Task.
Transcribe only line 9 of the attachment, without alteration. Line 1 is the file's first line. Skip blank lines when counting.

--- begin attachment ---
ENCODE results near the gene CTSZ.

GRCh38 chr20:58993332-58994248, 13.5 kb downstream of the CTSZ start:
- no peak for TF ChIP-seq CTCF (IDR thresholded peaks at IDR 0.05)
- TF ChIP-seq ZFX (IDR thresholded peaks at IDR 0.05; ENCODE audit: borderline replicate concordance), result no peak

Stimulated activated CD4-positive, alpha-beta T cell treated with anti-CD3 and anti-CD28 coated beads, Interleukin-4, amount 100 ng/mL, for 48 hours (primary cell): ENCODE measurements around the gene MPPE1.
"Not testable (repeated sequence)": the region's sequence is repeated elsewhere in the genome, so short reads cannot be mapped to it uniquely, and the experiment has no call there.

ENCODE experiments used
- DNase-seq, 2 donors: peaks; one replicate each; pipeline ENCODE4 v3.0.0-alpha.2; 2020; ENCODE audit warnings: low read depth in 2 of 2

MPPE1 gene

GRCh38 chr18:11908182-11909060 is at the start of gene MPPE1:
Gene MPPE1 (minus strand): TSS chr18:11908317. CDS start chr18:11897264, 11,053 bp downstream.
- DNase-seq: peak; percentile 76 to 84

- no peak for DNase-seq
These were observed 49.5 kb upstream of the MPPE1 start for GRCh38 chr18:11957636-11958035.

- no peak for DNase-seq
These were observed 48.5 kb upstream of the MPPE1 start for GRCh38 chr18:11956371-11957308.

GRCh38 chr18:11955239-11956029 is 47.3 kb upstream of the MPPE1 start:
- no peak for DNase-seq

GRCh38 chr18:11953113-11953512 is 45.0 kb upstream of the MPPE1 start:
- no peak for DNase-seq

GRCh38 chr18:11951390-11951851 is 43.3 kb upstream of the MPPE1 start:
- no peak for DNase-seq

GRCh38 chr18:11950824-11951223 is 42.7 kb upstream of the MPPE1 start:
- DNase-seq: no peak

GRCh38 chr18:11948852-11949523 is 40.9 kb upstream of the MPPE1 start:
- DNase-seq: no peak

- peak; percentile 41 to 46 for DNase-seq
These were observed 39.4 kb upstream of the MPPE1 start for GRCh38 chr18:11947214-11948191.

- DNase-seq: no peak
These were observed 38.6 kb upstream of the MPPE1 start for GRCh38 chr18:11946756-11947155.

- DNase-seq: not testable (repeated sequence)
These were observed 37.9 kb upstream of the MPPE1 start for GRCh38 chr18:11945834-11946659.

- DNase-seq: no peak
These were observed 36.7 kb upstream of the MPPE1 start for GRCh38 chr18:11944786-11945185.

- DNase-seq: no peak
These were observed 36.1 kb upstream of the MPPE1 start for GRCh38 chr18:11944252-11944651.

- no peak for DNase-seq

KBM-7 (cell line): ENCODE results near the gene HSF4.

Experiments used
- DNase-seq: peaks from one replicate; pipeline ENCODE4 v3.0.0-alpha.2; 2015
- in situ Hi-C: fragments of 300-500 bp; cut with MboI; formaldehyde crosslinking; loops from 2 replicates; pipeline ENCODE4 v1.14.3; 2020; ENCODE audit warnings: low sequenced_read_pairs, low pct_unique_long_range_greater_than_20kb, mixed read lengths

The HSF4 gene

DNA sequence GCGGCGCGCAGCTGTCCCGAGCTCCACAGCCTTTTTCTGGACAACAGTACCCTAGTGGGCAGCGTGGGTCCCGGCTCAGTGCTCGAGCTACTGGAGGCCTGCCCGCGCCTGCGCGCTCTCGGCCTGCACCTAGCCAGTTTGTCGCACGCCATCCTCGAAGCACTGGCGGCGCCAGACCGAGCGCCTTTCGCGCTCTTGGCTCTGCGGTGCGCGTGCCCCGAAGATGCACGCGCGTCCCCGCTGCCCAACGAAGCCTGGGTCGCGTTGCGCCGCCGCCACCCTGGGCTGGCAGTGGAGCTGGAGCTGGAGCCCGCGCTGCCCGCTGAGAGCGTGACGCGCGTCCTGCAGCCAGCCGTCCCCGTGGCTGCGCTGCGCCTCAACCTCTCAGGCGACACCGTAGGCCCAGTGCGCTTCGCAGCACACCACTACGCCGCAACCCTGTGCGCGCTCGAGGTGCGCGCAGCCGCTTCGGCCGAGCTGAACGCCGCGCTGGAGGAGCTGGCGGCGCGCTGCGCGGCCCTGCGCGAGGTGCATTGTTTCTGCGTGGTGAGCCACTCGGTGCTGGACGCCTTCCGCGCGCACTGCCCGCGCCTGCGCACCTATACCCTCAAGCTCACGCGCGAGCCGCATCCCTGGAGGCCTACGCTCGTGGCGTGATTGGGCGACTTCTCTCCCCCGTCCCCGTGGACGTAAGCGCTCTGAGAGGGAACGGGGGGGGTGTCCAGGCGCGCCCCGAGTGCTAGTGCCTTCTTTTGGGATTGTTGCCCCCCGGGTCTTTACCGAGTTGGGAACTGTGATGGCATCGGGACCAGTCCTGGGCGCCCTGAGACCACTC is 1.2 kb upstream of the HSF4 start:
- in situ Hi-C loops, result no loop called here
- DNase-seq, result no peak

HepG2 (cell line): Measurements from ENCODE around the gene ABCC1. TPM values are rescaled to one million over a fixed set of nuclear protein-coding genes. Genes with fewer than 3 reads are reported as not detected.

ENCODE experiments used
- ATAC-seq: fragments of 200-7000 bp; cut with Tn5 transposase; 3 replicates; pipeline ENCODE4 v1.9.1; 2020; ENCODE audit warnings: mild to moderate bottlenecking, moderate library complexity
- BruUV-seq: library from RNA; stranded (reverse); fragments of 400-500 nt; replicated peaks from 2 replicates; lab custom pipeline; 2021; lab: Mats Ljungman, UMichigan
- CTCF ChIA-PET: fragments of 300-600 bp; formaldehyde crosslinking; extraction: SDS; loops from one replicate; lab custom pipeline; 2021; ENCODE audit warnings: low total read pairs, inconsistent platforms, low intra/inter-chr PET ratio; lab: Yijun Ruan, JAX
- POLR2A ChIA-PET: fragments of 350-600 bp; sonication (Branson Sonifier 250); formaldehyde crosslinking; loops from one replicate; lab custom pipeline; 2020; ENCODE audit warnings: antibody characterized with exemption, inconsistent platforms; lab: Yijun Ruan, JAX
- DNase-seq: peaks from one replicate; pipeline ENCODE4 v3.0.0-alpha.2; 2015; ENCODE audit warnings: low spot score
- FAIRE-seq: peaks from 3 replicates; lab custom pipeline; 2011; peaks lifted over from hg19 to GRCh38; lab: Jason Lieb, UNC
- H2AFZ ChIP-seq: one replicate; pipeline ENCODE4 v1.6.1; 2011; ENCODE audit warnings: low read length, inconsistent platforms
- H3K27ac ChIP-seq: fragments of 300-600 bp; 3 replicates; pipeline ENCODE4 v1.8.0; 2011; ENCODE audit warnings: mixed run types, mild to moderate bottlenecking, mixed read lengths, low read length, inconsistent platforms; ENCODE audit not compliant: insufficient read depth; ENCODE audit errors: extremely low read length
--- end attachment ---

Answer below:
MPPE1 gene